Thought Vectors - Ted Nelson: Art not Technology
July 5, 2014
· Posted by Greg Lloyd
The technoid vision, as expressed by various pundits of electronic media, seems to be this: tomorrow's world will be terribly complex, but we won't have to understand it. Fluttering though halestorms of granular information, ignorant like butterflies, we will be guided by smell, or Agents, or leprechauns, to this or that pretty picture, or media object, or factoid. If we have a Question, it will be possible to ask it in English. Little men and bunny rabbits will talk to us from the computer screen, making us feel more comfortable about our delirious ignorance as we flutter through this completely trustworthy technological paradise about which we know less and less.
To give up on human understanding is to give up hope, what we call in English "a counsel of despair." I think there is hope for much better and more powerful software designs that will give ordinary people the power over computers that they have always wanted - power with complete understanding. But that requires inspired software design, which I believe is art and not technology.
I believe the technoid vision does not comprehend what is humanly desired, humanly needed, and humanly possible. Especially the need and possiblity of human understanding. So excuse me from the butterfly crowd; I hope you will come with me to where understanding may be found.
The Future of Information
ASCII Corporation, Japan 1997
Image courtesy of Computer History Museum
This quote from Ted Nelson's 1997 book makes a point similar to Nelson's closing point in his July 2014 interview with Gardner Campbell as well as statements in his 2011 Possiplex autobiography, and 1975 Computer Lib / Dream Machines. Nelson sees computer technology as a medium for creative expression, not an end in itself, or a cheap replacement for human creativity. He cites film directors among his primary inspirations and heros, noting that his personal ephipany came in the early 1960's when he learned that it was possible to connect computers to screens. Nelson invented the terms hypertext and hypermedia to describe the new capabilities that he envisioned. During his 2014 interview Nelson cited the example of Orson Wells. For Ted Nelson, what you see on a computer screen and interact with should be the result of human creative intelligence applied through the use of new engines of expression over an endlessly evolving intertwingled corpus of literature. Using Nelson's cinema analogy, history put him in a position where he would have to invent the motion picture camera to achive his goals, but I believe his motivation was to become the seminal director and intellectual father of the new media which are his earliest and most influential inventions.
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Intertwingled, The Festschrift-- Ebook celebrating Ted Nelson Day at Chapman University, 2014 (Springer-Verlag) (via @TheTedNelson, 12 Jul 2015) A free Springer ebook edited by Douglas R. Dechow and Daniele C. Struppa. Chapters by Alan Kay, Brewster Kahle, Belinda Barnet, Ken Knowlton, Dame Wendy Hall, and others. Closing chapter What Box? by Ted Nelson. I highly recommend this book.
Living The Dreams: A Conversation With Ted Nelson Published on Jul 5, 2014. Dr. Ted Nelson speaks with Dr. Gardner Campbell about research, fantics, computer liberation, and the ongoing struggle between schooling and learning. A conversation undertaken in support of "Living The Dreams: Digital Investigation and Unfettered Minds," a digital engagement pilot of Virginia Commonwealth University's UNIV 200, Inquiry and the Craft of Argument.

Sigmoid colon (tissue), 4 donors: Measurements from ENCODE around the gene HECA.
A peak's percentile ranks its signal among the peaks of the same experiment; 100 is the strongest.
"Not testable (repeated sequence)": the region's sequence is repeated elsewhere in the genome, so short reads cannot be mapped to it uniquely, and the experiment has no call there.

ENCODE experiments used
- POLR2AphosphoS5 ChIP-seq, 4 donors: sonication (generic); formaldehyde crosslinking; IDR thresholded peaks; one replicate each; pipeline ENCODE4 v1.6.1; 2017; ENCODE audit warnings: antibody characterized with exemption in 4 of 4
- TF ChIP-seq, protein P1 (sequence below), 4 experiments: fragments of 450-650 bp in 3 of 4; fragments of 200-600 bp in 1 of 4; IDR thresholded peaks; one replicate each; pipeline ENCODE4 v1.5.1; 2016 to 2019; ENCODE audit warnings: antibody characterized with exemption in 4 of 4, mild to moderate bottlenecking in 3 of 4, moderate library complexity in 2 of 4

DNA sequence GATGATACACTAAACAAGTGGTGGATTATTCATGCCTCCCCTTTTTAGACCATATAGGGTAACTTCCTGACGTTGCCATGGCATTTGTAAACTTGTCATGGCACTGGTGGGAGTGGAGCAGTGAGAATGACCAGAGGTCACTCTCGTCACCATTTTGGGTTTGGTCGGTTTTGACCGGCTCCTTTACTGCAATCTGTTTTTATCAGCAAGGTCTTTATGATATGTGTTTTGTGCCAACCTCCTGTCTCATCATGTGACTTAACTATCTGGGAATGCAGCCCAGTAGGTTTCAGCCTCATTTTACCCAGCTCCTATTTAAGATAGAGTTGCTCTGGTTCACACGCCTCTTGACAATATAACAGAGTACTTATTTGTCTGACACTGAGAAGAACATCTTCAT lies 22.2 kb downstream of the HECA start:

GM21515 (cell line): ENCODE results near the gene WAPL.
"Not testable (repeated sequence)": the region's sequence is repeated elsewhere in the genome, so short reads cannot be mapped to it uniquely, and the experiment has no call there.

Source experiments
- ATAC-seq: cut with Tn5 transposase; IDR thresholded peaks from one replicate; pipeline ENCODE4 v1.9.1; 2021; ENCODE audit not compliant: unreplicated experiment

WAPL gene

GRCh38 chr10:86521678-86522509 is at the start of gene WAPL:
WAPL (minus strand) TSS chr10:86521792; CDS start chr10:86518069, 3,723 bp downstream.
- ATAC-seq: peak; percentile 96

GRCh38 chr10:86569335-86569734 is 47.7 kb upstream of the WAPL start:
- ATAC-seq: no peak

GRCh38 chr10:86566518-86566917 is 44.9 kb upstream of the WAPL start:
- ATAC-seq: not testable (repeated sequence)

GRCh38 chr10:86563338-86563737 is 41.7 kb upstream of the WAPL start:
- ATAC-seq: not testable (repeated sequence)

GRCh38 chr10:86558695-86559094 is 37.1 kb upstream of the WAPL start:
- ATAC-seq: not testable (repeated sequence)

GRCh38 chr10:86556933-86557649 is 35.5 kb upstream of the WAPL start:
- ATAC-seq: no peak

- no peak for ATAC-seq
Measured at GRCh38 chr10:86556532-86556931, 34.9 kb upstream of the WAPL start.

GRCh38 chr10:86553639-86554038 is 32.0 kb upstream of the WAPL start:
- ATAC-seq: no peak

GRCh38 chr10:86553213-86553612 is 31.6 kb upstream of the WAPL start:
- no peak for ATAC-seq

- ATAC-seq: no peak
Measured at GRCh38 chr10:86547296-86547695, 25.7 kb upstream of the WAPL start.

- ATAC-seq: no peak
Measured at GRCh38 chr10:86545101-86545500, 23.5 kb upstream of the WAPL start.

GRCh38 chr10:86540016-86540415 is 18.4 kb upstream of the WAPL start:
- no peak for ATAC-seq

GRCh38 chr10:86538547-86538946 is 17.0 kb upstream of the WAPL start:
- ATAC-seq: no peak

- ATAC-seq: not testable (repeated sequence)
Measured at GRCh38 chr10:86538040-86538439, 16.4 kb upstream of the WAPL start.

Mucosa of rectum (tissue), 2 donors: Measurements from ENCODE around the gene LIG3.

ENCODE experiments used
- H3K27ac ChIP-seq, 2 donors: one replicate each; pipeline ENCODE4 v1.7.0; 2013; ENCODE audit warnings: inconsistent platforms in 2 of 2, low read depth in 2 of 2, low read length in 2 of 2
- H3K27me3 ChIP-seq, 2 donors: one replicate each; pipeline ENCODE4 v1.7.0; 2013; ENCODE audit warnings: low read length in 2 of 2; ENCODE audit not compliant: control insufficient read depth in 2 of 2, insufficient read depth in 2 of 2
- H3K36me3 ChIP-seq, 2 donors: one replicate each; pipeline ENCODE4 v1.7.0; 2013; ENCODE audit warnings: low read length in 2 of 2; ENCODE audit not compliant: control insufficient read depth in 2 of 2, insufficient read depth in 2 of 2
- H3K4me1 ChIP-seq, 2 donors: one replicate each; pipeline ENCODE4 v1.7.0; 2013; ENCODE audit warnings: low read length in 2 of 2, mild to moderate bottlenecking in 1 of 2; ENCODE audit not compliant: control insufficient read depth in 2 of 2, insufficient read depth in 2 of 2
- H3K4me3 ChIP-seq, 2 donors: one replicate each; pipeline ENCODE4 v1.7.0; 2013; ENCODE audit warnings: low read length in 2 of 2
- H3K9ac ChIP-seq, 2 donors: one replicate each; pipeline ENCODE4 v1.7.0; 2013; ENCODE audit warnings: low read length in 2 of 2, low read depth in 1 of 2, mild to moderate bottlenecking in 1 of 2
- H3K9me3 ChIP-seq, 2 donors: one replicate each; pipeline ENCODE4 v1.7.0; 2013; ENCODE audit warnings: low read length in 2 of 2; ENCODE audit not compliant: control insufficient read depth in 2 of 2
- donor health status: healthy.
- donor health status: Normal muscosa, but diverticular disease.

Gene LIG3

Ted Nelson talk - Possiplex book launch From Welcome to Possiplex : An Autobiography of Ted Nelson party at the Internet Archive on Oct 8, 2010.
Possiplex: Movies, Intellect, Creative Control, My Computer Life and the Fight for Civilization, an autobiography of Ted Nelson, Mindful Press, Feb 2011.
Triangulation 164 - Conversation with Ted Nelson Leo Laporte's July 2014 conversation with Ted Nelson, broadcast Aug 18, 2014 on TWiT.tv. On hypertext, Xanadu - and being a media guy. "To me, all media are alike. You think about what are the effects you want - and you think about what are the technicalities it will take to give you those effects. So when I took a computer course in graduate school, I thought 'Holy smoke, you can put interactive screens on them'... Interactive screens were instantly obvious to me."
Computer Lib / Dream Machines A brief description of Ted Nelson's 1974 book. Ordering information for an authorized 2014 replica reprint, which I highly recommend.
Ladies and gentlemen, the age of prestidigitative presentation and publishing is about to begin. Palpitating presentations, screen-scribbled, will dance to your desire, making manifest the many mysteries of winding wisdom. But if we are to rehumanize an increasingly brutal and disagreeable world, we must step up our efforts. And we must hurry. Hurry. Step right up.
Theodor H. Nelson, “Barnum-Tronics.”
Swarthmore College Alumni Bulletin, Dec 1970, 12-15
Quoted from Dream Machines, 1975
See New Media Reader Computer Lib / Dream Machines excerpt
Video Archive MIT / Brown Vannevar Bush Symposium: A Celebration of Vannevar Bush's 1945 Vision, An Examination of What Has Been Accomplished, and What Remains to Be Done. Oct 12-13 1995, MIT. Talks and panel discussion with Doug Engelbart, Ted Nelson, Andy van Dam, Tim Berners-Lee, Alan Kay and others. See also ACM Interactions summary (free access), transcript of day 1 and day 2 panels.